To casual news consumers (i.e. most of the voting public), Obama’s message of national security was becoming difficult to sort out. All of his plans, it seemed, were coming under attack from all sides. What, exactly, was this guy trying to do anyway?

That’s where Cheney comes in. He’d long ago agreed to speak on Thursday at the American Enterprise Institute in Washington, which made it the perfect day for Obama to head over the National Archives to deliver his own clarifying remarks about his national security agenda.

Obama went first and used his 6,000-word address to reiterate his demand that Guantanamo be closed, framing his push in terms of the values and principles embedded in the Constitution and Bill of Rights.

“Other countries have grappled with this question, and so must we,” Obama declared. “But I want to be very clear that our goal is to construct a legitimate legal framework for Guantanamo detainees—not to avoid one. In our constitutional system, prolonged detention should not be the decision of any one man.”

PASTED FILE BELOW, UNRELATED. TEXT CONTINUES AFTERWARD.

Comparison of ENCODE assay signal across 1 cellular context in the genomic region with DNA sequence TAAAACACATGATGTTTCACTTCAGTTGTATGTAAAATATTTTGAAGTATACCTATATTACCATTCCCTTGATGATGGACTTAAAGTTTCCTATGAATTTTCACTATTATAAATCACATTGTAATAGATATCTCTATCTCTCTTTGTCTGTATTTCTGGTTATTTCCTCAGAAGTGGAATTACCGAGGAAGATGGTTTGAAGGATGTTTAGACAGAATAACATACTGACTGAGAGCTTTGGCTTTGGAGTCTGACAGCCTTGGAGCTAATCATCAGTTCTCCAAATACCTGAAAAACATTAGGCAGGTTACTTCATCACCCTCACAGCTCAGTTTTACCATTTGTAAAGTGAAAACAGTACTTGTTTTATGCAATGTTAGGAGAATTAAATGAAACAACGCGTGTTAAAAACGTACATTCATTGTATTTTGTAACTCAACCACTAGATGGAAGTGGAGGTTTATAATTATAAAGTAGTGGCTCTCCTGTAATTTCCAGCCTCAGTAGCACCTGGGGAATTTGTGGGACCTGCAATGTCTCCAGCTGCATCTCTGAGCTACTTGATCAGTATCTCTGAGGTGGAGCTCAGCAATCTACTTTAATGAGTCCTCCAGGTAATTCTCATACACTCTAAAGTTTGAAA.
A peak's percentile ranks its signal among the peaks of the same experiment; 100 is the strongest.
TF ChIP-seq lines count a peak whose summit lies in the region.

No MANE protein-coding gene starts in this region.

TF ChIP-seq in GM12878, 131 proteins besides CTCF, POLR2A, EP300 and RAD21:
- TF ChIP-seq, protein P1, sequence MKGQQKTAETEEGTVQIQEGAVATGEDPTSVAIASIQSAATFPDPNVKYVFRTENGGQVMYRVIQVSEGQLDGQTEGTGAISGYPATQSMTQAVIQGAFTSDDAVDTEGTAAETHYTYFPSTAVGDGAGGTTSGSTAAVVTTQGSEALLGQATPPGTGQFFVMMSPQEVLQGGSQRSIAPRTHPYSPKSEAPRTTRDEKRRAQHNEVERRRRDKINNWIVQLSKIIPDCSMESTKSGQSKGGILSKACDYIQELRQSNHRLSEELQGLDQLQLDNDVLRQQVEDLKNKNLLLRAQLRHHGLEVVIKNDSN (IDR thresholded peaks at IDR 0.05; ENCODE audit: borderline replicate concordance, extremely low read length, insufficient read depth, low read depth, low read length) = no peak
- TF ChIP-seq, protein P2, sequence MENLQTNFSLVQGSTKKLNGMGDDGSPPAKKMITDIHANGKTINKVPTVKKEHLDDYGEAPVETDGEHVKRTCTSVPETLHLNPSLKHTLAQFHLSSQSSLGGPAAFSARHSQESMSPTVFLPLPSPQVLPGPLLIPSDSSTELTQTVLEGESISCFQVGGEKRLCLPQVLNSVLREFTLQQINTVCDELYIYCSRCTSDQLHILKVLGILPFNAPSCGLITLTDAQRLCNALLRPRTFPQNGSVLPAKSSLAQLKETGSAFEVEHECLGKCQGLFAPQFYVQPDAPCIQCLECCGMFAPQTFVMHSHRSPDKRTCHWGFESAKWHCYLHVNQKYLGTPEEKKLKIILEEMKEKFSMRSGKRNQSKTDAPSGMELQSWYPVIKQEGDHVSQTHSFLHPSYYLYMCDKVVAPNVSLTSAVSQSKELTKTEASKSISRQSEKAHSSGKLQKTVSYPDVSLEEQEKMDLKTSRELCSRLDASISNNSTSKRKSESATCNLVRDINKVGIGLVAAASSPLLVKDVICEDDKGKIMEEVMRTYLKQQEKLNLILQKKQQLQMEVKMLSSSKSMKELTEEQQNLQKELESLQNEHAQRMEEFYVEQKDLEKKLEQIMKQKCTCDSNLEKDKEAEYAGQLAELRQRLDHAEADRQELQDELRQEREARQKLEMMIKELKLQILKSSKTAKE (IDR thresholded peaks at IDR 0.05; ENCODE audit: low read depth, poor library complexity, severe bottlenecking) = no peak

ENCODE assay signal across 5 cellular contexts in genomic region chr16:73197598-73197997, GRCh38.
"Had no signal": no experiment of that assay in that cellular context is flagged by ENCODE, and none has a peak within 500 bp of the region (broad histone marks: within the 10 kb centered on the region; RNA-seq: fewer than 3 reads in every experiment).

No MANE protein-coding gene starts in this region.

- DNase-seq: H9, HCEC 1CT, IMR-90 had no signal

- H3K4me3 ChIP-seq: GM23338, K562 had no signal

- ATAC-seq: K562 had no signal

When Obama was done, Cheney took the stage across town. The thrust of his remarks was simple and predictable: Everything the Bush administration did kept the country safe from terrorists, and anything done to alter or eliminate those policies will endanger the country.

“It is much closer to the truth that terrorists hate this country precisely because of the values we profess and seek to live by, not by some alleged failure to do so,” he said. “Nor are terrorists or those who see them as victims exactly the best judges of America’s moral standards, one way or the other.”

But forget the specifics of their arguments. No matter what he says for the foreseeable future, Cheney will remain an exceedingly unpopular and unlikable man. Only 37 percent of Americans now have a favorable view of him. Public opinion of Cheney, and of the administration in which he played such a central role, was set in place long ago. And it’s not like he has the kind of personality that can convince his critics to give him a second look.